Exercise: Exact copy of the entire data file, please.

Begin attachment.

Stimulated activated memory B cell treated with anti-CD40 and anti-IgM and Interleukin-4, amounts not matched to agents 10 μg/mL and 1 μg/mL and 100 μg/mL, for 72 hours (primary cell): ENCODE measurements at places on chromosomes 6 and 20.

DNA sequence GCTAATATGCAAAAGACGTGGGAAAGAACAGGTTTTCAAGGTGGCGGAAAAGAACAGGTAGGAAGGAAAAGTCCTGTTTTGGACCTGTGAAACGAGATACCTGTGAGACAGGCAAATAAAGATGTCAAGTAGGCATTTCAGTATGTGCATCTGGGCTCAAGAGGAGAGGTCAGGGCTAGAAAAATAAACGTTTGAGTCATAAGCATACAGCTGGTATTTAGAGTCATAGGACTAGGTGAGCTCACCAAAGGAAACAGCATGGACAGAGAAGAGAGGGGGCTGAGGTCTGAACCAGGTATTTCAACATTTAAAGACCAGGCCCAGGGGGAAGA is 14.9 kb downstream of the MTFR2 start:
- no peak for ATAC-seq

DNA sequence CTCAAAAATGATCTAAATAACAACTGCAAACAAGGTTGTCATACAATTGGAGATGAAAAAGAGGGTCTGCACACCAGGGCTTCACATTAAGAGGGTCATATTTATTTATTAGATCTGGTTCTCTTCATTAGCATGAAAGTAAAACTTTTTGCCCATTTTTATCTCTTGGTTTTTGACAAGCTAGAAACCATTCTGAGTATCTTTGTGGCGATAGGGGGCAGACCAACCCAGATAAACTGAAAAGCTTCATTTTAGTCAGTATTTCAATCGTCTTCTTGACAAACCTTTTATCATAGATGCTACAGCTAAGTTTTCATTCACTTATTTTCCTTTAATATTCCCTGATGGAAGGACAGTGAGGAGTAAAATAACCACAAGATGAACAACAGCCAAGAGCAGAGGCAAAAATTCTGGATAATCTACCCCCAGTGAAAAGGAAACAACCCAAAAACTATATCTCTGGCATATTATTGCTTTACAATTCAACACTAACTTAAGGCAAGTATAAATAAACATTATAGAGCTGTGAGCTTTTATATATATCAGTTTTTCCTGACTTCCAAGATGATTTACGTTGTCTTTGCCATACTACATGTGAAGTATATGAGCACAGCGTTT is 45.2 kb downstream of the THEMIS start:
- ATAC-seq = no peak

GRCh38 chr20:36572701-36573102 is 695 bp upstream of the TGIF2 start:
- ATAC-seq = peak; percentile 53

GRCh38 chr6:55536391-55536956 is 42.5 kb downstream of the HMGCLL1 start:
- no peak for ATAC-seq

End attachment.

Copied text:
Stimulated activated memory B cell treated with anti-CD40 and anti-IgM and Interleukin-4, amounts not matched to agents 10 μg/mL and 1 μg/mL and 100 μg/mL, for 72 hours (primary cell): ENCODE measurements at places on chromosomes 6 and 20.

DNA sequence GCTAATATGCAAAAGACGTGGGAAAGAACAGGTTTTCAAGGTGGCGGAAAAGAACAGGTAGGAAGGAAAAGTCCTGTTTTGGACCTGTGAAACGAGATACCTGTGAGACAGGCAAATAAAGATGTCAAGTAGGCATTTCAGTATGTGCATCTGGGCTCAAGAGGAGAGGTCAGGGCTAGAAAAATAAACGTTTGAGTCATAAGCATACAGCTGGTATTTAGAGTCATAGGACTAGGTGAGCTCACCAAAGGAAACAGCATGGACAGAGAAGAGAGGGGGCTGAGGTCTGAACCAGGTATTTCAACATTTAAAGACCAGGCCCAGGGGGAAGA is 14.9 kb downstream of the MTFR2 start:
- no peak for ATAC-seq

DNA sequence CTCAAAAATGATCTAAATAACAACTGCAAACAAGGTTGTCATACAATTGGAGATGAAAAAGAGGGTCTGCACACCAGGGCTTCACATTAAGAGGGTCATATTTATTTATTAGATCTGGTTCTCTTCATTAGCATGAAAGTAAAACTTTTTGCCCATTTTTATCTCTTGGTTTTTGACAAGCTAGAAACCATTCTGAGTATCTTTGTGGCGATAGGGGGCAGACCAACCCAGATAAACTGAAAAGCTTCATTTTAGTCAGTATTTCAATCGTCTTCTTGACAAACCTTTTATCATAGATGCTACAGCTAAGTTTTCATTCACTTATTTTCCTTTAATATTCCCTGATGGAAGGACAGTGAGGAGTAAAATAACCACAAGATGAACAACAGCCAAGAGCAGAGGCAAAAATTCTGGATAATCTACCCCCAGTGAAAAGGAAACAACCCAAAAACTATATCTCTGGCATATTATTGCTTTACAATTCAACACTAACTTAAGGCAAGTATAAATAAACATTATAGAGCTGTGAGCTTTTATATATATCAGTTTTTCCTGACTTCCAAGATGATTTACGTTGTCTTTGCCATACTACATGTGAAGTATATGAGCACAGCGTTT is 45.2 kb downstream of the THEMIS start:
- ATAC-seq = no peak

GRCh38 chr20:36572701-36573102 is 695 bp upstream of the TGIF2 start:
- ATAC-seq = peak; percentile 53

GRCh38 chr6:55536391-55536956 is 42.5 kb downstream of the HMGCLL1 start:
- no peak for ATAC-seq